44. 48. Granulomatous infections of the spine <ul><li>Granulomatous lesions </li></ul><ul><li>The most common TB and brucellosis, </li></ul><ul><li>but fungi can also be a cause. </li></ul>
  45. 49. Pathology <ul><li>Blood-borne infection usually settles in a vertebral body adjacent to the intervertebral disc. </li></ul><ul><li>Bone destruction and caseation follow… with spreading. </li></ul><ul><li>As the vertebral bodies collapse into each other, a sharp angulation (or kyphos) develops. </li></ul><ul><li>Caseation and cold abscess formation may extend to neighbouring vertebrae or escape into the paravertebral soft tissues. </li></ul><ul><li>There is a major risk of cord damage due to pressure by the abscess or displaced bone, or ischaemia from spinal artery thrombosis. </li></ul><ul><li>With healing, the vertebrae recalcify and bony fusion may occur between them. </li></ul>
  46. 51. Clinical features <ul><li>1-Hx---usually long history . </li></ul><ul><li>In some cases deformity is the dominant feature. </li></ul><ul><li>Occasionally with a cold abscess pointing in the groin </li></ul><ul><li>paraesthesia and weakness of the legs </li></ul><ul><li>2-Exam. </li></ul>
  47. 52. <ul><li>POTT'S PARAPLEGIA </li></ul><ul><li>Paraplegia is the most feared complication of spinal tuberculosis. </li></ul><ul><li>Early-onset paresis is due to pressure by an abscess, caseous material or a bony sequestrum. </li></ul><ul><li>The patient presents with lower limb weakness, upper motor neurone signs and sensory dysfunction, together with vertebral disease. </li></ul><ul><li>CT and MRI may reveal cord compression. </li></ul><ul><li>Late-onset paresis is due to increasing deformity, or reactivation of disease or vascular insufficiency of the cord. </li></ul>
  48. 56. X-ray <ul><li>The entire spine should be x-rayed, because vertebrae distant from the obvious site may also be affected. </li></ul><ul><li>The earliest signs of infection are local osteoporosis of two adjacent vertebrae and narrowing of the intervertebral disc space </li></ul><ul><li>Later an angular deformity of the spine. </li></ul><ul><li>Paraspinal soft-tissue shadows may be due either to oedema and swelling or to a paravertebral abscess…thoracic disease. </li></ul><ul><li>With healing paravertebral abscesses may calcify. </li></ul>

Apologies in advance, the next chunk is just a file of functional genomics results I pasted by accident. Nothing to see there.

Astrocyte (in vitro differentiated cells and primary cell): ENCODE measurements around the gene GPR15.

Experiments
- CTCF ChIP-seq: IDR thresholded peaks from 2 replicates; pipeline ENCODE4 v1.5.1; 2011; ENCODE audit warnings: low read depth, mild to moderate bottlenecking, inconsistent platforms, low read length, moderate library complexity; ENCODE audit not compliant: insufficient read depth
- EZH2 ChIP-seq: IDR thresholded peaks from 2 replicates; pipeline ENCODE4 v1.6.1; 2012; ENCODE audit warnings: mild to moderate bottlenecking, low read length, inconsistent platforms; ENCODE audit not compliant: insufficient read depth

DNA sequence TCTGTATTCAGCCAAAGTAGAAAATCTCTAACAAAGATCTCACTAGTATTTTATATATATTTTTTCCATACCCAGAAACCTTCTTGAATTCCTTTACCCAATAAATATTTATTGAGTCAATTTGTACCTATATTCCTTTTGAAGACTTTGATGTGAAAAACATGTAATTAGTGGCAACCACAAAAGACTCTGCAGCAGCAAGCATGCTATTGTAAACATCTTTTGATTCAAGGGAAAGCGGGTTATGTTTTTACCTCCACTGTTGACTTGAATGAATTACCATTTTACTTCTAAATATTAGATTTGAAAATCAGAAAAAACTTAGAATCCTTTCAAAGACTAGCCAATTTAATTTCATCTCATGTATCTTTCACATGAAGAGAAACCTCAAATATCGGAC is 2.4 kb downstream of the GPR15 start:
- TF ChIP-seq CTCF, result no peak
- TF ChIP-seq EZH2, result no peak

49. 57. <ul><li>Early disease with loss of the disc space </li></ul>
  50. 60. Investigations <ul><li>The Mantoux test </li></ul><ul><li>ESR </li></ul><ul><li>Doubt... needle biopsy </li></ul>
  51. 61. Differential diagnosis <ul><li>pyogenic infection </li></ul><ul><li>malignant disease. </li></ul><ul><li>If the patient presents with paraplegia, other causes of cord compression have to be excluded. </li></ul>
  52. 62. Treatment <ul><li>The objectives are </li></ul><ul><li>(1) to eradicate or at least arrest the disease </li></ul><ul><li>(2) to prevent or correct deformity </li></ul><ul><li>(3) to prevent or treat the major complication - paraplegia. </li></ul>
  53. 63. <ul><li>Antituberculous chemotherapy is as effective as any other method (including surgical debridement) in stemming the disease. </li></ul><ul><li>conservative treatment alone carries the risk of progressive kyphosis if the infection is not quickly eradicated. </li></ul>
  54. 64. <ul><li>With modern anlituberculous drugs, a reasonable compromise would be as follows: </li></ul><ul><li>Ambulant chemotherapy alone is appropriate for early or limited disease with no abscess formation. Treatment is continued for 6-12 months, or until the x-ray shows resolution of the bone changes. Compliance is sometimes a problem. </li></ul>
  55. 65. <ul><li>Continuous bed rest and chemotherapy may be used for more advanced disease when the necessary skills and facilities for radical anterior spinal surgery are not available, or where the technical problems are too daunting (e.g. in lumbosacral tuberculosis) - provided there is no abscess that needs draining. </li></ul>
  56. 66. <ul><li>Operative treatment is indicated </li></ul><ul><li>(I) abscess that can readily be drained and </li></ul><ul><li>(2) for advanced disease with marked bone destruction </li></ul><ul><li>(3) threatened or actual severe kyphosis or paraparesis. </li></ul><ul><li>(4) instability </li></ul><ul><li>(5) sequestrae </li></ul><ul><li>Through an anterior approach, all infected and necrotic material is evacuated or excised and the gap is filled with rib grafts that act as a strut. </li></ul><ul><li>If several levels are involved, posterior fixation and fusion may be needed for additional stability. </li></ul><ul><li>Antituberculous chemotherapy is still necessary, of course </li></ul>
  57. 67. <ul><li>Thank you </li></ul>

×